NHS Nightingale Hospital London
|NHS Nightingale Hospital London|
|Barts Health NHS Trust|
|Location||Custom House, London, England|
|Care system||NHS England|
|Type||COVID-19 critical care|
|Beds||500 (potential for 4,000)|
|Opened||3 April 2020|
|Lists||Hospitals in England|
The NHS Nightingale Hospital London is the first of the NHS Nightingale Hospitals: temporary hospitals set up by NHS England for the COVID-19 pandemic. It is housed in the ExCeL London convention centre in East London, and has an initial capacity for 500 patients, with potential for 4,000. The hospital was rapidly planned and constructed, being formally opened on 3 April and receiving its first patients on 7 April 2020.
To add extra critical care capacity during the COVID-19 pandemic in the UK, and to treat those with COVID-19, plans were made to create further temporary hospital spaces for those in need of treatment and care. They have been named "Nightingale Hospitals", after Florence Nightingale who came to prominence for nursing soldiers during the Crimean War and is regarded as the founder of modern nursing.
Planning and construction
On 21 and 22 March 2020, military planners and NHS England staff visited ExCeL London – an exhibition and convention centre in the Custom House area of Newham, East London – to "determine if the armed forces could support the NHS response to the outbreak". Plans to create the hospital were announced in a press briefing by Health Secretary Matt Hancock on 24 March. The hospital would be run by NHS staff and volunteers, with 700 military personnel providing logistic assistance.
The facility was planned and constructed in conjunction with the British Armed Forces and British architects BDP, with the mission being run from the Headquarters Standing Joint Command in Aldershot, which coordinates resilience missions for the UK. The main contractor was CFES.
The facility was formally opened on 3 April 2020 by the Prince of Wales (via video link) in a ceremony during which the hospital's Head of Nursing unveiled a plaque. The first patients were admitted on 7 April.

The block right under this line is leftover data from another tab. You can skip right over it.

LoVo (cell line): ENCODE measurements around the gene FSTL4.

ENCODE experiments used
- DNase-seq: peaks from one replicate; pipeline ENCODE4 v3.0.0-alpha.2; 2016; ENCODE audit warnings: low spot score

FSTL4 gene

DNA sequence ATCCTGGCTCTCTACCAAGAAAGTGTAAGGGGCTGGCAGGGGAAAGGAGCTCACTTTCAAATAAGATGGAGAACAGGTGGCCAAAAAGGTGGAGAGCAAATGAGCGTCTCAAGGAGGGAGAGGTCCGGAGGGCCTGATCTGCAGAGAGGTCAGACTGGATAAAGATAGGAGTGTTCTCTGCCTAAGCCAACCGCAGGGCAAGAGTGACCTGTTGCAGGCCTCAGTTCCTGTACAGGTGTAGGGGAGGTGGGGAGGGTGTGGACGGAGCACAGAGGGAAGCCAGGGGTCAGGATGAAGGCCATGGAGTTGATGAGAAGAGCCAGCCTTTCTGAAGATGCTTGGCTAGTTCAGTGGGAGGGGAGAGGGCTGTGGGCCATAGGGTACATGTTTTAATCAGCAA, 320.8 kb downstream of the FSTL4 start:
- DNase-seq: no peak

On 30 March 2020 it was announced that legal responsibility for the hospital would be passed to Barts Health NHS Trust, an existing NHS trust, as NHS England does not have legal powers to manage a hospital directly. The hospital's CEO is Charles Knight, seconded from within the Barts trust.
The hospital's current capacity is 500 patients, and it could be expanded to take 4,000. In that case it would be the largest hospital in the UK, significantly larger than the biggest permanent hospital, Queen Elizabeth University Hospital in Glasgow, which has 1,677 beds.
The hospital was designed with capacity to receive and discharge up to 150 patients per day. The number of staff when the hospital reaches full capacity was first reported as 16,000 and later as 25,000.
During the Easter weekend of 11–12 April 2020, the hospital only had 19 patients because the existing London hospitals had sufficient capacity after increasing their combined intensive care capacity from 770 beds to 1,555.
The number of people in London hospitals for COVID-19 (not just those in intensive care) peaked on 11 April, according to week-on-week change data.
On 21 April 2020, The Guardian reported that staff at the hospital had claimed that the hospital had been "obliged to reject people needing care because it cannot get enough of the nurses usually based in other hospitals to work there". This allegation was rebutted by a Department of Health and Social Care spokesperson, who stated that no coronavirus patients were being refused treatment due to a shortage of staff as the new hospital was to provide overflow capacity if required. As of 24 April, 41 patients had been treated at the hospital.
On 4 May 2020, it was announced that the hospital would be put 'on standby', after treating 54 patients, as no new COVID-19 patients were expected to be admitted. Operationally, it shut on 15 May, although it was expected that the hospital would remain available for use on a rent-free basis. In December, it was reported that all the beds and equipment inside the hospital had been removed. During the second wave of COVID-19, in January 2021 the hospital reopened for recovering and non-COVID patients.
- NHS Nightingale Hospital Birmingham
- NHS Nightingale Hospital North West
- NHS Nightingale Hospital Yorkshire and the Humber
- NHS Louisa Jordan Hospital – a similar temporary hospital in Glasgow
- Dragon's Heart Hospital – a similar temporary hospital in Cardiff
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- "London NHS Nightingale hospital placed on standby". 4 May 2020. Retrieved 4 May 2020.
- London NHS Nightingale hospital will shut next week 4 May 2020 www.theguardian.com, accessed 25 October 2020
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- "NHS Nightingale: How reopened London hospital will be used to manage patients". The Independent. 12 January 2021. Retrieved 14 January 2021.
- Wise, Jacqui (5 January 2021). "Covid-19: London's Nightingale Hospital will reopen for non-covid cases". BMJ. 372: n15. doi:10.1136/bmj.n15. ISSN 1756-1833. PMID 33402358.
- "ExCeL to open as mass vaccination hub next week". Newham Recorder. 6 January 2020. Retrieved 7 January 2021.
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